Domestic Violence Awareness Month

The Clothesline Project

October is Domestic Violence Awareness Month. Last week our class participated in The Clothesline Project alongside the Red Flag Campaign. Part of our responsibility in our Family Violence course was to be in the Clothesline Project room. It was so encouraging to see how many people came by to show support. I was in the room for two hours on Tuesday, October 19th. While I was in the room, at least 8 people came in to make T-Shirts with supportive messages to those who have survived all forms and types of domestic violence. We were also required to hand out some form of information to students. I placed 5 brochures in the Clothesline Project room and placed 10 other around campus. It is my hope that students actually took them, and they can help at least one person be more aware of this all too common issue that faces our society. Our school has been featured on The Clothesline Project’s webpage. I have included the link in the title above :)

On October 21, 2015 we had a guest speaker, Ms. Kate Loring. She spoke to our class about her daughter, Claire, who was the victim of a murder-suicide. As she told the story of the last months of her beloved child’s life, it was scary how easily I was able to pinpoint the red flags in the relationship Claire had with her murderer. It was also disturbing how many points of intervention there were. The abuser frequently talked of suicide, using it as a point of manipulation. Evidently he wasn’t afraid of killing himself but he probably knew Claire couldn’t just let him go while he was making those claims. At the end of her speaking, she asked if we had any questions. I felt so guilty becuase all my questions were about the perpetrator. I wanted to know if his family ever reached out to her? (Luckily, another brave student asked this question!) Why didn’t he just end his own life? Why was he so selfish to take her life too? Why did he think he had the right to end her life? Why did nobody take the warning signs seriously? None of these questions will ever be answered. Mainly because there is nobody who can answer them. He’s dead. In our class discussion, we talked about it was “easier” for Claire’s family to deal with her death because he too was dead. They didn’t have to deal with a trial or knowing that he’s breathing and is still able to see his family. I hope to never know the feelings felt by her family and loved ones.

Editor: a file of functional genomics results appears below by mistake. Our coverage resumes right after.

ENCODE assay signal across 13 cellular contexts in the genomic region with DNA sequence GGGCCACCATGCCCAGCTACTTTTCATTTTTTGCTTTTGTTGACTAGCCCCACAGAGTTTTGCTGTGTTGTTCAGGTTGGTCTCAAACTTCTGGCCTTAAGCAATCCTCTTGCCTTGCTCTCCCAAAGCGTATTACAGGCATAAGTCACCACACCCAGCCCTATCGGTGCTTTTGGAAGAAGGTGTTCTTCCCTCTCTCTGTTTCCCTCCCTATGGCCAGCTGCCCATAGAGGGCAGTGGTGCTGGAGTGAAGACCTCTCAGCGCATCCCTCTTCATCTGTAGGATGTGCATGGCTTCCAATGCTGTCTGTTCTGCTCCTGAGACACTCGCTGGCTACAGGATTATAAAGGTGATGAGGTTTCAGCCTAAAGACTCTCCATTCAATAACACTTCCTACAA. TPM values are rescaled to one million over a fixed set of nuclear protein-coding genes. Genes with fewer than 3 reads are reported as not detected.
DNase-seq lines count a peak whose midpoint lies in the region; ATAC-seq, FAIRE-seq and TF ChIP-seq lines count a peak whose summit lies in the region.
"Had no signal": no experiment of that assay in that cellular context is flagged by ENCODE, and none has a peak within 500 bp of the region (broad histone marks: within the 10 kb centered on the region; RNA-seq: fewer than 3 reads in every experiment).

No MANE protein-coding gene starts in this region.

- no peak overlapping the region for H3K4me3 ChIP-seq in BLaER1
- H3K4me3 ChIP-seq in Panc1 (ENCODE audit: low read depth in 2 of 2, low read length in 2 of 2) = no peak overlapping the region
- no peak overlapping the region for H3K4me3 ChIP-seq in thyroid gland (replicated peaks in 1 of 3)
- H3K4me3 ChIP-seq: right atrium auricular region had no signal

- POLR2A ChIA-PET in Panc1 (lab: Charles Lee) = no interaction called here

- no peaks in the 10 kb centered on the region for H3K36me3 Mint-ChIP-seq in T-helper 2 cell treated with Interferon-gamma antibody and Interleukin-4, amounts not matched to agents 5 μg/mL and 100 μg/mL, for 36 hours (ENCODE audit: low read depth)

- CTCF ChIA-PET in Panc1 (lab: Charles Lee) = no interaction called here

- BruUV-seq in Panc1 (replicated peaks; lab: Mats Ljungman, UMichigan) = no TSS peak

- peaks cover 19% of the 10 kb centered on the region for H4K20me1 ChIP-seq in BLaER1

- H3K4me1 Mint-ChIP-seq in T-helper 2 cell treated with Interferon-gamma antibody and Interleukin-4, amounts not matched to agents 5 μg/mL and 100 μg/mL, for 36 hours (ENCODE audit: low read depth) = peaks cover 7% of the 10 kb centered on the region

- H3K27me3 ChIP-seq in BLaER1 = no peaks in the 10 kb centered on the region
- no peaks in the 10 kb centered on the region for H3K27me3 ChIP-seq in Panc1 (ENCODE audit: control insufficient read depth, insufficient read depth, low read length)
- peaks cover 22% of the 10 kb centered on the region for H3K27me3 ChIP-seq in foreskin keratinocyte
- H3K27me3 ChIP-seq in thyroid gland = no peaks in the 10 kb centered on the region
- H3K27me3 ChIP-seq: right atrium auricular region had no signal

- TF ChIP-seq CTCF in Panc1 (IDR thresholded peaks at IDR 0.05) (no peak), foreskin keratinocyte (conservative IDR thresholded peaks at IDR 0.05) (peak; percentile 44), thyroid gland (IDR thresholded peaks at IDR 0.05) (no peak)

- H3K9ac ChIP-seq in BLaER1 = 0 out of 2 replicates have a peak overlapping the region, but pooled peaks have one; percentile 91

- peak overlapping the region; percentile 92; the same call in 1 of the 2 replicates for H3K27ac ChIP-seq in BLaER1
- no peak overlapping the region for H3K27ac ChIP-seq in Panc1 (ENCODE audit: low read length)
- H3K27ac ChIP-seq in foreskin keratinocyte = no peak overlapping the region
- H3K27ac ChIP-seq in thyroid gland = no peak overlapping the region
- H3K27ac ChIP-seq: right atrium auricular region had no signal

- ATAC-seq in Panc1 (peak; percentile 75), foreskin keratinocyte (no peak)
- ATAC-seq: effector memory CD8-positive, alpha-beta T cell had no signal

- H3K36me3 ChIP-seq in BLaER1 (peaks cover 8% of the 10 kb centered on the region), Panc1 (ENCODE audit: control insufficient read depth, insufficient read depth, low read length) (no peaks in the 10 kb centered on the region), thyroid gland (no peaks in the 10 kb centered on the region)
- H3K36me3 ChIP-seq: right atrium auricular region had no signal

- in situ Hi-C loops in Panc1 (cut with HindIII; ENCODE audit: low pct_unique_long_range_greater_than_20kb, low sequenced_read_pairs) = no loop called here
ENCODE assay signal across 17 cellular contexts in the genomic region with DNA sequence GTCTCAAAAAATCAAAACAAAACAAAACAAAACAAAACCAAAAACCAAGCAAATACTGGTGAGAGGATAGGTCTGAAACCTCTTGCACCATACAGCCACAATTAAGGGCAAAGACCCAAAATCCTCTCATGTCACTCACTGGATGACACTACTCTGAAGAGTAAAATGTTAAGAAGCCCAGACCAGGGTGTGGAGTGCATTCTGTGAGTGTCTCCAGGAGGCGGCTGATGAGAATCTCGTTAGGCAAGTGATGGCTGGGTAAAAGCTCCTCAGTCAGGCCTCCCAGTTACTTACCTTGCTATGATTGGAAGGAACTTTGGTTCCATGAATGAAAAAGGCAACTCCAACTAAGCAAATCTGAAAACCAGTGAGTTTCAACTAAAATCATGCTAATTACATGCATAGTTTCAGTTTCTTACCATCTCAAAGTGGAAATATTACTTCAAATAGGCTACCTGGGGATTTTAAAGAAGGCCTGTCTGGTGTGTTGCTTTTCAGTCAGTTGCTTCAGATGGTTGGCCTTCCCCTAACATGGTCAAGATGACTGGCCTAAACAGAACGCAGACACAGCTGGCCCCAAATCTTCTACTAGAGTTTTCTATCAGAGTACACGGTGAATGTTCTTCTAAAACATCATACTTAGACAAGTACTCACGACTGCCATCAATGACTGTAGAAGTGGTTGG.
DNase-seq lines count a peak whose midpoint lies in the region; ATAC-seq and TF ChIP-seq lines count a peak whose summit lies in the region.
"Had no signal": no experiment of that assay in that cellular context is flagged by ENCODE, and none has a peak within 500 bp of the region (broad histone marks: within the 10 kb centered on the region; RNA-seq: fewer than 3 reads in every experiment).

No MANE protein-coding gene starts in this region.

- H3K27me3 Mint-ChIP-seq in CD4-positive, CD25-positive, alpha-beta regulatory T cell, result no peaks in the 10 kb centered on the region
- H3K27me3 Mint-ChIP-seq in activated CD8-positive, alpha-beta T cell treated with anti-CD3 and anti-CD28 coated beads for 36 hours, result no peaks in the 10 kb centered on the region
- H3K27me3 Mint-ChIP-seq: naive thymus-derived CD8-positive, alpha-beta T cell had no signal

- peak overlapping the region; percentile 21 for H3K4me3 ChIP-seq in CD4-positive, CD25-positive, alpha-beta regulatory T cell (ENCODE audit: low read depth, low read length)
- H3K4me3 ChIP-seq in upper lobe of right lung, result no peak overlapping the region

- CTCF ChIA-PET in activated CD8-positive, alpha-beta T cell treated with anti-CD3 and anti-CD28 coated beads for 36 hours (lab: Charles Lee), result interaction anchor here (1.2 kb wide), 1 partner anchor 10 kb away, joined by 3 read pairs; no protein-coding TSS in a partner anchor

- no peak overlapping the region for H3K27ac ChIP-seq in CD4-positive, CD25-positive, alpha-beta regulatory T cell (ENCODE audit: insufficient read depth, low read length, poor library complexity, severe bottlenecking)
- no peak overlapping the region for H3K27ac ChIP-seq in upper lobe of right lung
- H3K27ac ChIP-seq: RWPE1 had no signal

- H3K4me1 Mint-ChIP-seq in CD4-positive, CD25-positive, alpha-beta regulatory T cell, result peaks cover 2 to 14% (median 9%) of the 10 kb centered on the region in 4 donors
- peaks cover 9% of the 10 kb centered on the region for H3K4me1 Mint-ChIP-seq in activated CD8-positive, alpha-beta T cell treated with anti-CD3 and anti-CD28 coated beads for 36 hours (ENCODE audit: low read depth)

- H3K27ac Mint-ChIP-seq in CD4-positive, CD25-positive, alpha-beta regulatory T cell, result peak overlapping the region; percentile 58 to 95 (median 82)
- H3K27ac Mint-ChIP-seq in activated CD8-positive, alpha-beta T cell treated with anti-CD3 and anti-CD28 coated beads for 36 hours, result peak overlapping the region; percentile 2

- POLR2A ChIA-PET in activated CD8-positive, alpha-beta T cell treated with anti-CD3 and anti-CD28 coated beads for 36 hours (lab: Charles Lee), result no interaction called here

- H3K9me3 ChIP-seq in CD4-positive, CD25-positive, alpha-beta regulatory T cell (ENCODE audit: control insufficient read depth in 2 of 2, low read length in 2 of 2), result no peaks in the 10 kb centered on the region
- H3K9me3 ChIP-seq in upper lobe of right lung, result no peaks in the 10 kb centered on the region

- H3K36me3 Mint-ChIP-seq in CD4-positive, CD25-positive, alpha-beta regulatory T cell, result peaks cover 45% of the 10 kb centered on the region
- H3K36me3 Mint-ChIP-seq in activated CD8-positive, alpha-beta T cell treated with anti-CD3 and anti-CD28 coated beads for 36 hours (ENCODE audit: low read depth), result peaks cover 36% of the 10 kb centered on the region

1 in 4 women and 1 in 7 men will deal with domestic violence in their lifetime. You are 70x more likely to be killed after you’ve left the relationship. Why aren’t we as a society more outraged by these numbers? Why is this still a “family matter”? This is a “we are all humans that deserve to be treated with love” problem. No one should put their hands on you, let alone someone who “loves you”. We need to change. But, where do we start? I have no idea and it’s beyond frustrating.

Claire will never know how much her story has impacted my life. I never met her, and yet she has taught me so much. I wish she could realize how brave she was to be able to leave her abusive relationship. Some women stay for 20+ years, but she was strong enough to leave. Unfortunately the statistic was correct; she was in more danger because she did leave. I hope she’s looking down on me as I type this, knowing she’s taught me a valuable lesson: be a strong woman that stands up for herself.

Rest In Peace, Claire Cucchiari-Loring (1983–2006)